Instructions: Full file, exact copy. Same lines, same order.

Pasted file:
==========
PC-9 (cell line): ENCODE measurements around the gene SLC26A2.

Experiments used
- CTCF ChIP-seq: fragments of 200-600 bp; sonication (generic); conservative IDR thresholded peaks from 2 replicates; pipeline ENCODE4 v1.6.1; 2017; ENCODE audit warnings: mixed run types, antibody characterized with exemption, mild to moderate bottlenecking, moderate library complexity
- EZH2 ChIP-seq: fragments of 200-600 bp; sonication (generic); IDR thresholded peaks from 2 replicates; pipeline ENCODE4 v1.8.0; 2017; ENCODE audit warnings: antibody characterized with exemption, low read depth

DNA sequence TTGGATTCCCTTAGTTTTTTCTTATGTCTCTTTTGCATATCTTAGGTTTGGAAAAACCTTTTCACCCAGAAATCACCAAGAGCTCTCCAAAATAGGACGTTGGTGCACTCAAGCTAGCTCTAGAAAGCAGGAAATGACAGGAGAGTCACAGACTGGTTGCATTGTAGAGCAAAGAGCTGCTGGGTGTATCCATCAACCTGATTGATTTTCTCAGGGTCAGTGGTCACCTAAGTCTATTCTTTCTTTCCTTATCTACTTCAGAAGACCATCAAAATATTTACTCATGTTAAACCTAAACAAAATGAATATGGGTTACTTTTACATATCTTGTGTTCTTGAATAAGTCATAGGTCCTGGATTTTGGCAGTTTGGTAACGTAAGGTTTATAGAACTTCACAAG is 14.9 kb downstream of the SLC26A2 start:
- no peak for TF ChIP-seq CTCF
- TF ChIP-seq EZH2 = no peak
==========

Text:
PC-9 (cell line): ENCODE measurements around the gene SLC26A2.

Experiments used
- CTCF ChIP-seq: fragments of 200-600 bp; sonication (generic); conservative IDR thresholded peaks from 2 replicates; pipeline ENCODE4 v1.6.1; 2017; ENCODE audit warnings: mixed run types, antibody characterized with exemption, mild to moderate bottlenecking, moderate library complexity
- EZH2 ChIP-seq: fragments of 200-600 bp; sonication (generic); IDR thresholded peaks from 2 replicates; pipeline ENCODE4 v1.8.0; 2017; ENCODE audit warnings: antibody characterized with exemption, low read depth

DNA sequence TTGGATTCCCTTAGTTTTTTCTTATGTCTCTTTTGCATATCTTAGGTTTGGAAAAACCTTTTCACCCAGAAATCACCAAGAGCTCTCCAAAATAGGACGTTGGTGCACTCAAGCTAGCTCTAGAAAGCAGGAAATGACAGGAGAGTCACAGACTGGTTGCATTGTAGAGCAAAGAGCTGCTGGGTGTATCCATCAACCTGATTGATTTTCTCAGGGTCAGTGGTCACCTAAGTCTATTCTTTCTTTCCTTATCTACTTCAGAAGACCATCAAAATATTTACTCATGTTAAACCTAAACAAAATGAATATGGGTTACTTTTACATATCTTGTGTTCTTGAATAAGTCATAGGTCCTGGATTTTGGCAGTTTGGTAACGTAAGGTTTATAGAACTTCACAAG is 14.9 kb downstream of the SLC26A2 start:
- no peak for TF ChIP-seq CTCF
- TF ChIP-seq EZH2 = no peak